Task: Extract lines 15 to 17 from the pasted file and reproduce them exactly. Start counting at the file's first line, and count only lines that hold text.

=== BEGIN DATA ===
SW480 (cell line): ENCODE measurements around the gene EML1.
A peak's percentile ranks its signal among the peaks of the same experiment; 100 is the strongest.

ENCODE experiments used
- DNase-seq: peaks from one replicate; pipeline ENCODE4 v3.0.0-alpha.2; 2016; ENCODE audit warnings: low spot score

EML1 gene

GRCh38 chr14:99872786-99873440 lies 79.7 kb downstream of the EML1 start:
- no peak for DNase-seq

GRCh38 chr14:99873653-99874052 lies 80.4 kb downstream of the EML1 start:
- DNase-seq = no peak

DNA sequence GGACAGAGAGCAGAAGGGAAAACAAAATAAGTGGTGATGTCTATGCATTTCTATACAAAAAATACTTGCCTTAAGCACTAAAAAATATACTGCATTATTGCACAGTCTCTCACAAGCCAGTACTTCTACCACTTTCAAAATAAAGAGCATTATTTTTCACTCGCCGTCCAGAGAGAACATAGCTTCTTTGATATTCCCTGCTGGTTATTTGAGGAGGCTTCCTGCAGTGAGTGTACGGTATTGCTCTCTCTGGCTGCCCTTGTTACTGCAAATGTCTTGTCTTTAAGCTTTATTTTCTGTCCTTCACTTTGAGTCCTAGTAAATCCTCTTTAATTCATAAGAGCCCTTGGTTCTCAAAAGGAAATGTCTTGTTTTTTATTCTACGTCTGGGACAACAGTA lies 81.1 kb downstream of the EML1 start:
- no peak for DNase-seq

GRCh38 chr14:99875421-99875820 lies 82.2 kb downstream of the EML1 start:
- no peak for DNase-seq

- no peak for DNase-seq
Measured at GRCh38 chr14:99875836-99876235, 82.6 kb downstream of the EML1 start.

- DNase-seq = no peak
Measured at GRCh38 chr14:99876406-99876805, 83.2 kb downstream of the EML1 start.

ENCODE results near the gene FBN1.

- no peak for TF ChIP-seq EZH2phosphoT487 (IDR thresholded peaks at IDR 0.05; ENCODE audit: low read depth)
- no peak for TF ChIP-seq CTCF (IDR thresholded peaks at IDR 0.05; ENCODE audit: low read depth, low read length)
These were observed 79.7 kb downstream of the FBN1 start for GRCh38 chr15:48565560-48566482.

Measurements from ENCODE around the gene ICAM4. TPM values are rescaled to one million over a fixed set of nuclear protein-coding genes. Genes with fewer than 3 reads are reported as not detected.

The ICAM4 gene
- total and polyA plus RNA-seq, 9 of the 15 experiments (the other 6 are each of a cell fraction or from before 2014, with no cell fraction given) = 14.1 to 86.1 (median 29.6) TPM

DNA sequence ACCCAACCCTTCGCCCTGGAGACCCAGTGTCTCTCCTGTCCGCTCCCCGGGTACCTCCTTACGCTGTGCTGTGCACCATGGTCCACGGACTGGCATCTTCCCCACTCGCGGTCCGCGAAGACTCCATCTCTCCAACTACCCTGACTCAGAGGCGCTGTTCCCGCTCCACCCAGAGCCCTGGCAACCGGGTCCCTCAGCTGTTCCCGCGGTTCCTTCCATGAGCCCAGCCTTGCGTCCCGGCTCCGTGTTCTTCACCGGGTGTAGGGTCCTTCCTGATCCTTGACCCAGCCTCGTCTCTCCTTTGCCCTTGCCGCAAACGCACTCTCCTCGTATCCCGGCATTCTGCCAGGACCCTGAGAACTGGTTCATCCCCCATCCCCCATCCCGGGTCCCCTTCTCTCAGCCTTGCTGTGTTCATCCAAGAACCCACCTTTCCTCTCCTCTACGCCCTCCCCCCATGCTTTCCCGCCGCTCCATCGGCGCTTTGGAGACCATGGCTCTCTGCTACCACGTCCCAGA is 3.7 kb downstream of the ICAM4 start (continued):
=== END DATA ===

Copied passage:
Measured at GRCh38 chr14:99875836-99876235, 82.6 kb downstream of the EML1 start.

- DNase-seq = no peak
Measured at GRCh38 chr14:99876406-99876805, 83.2 kb downstream of the EML1 start.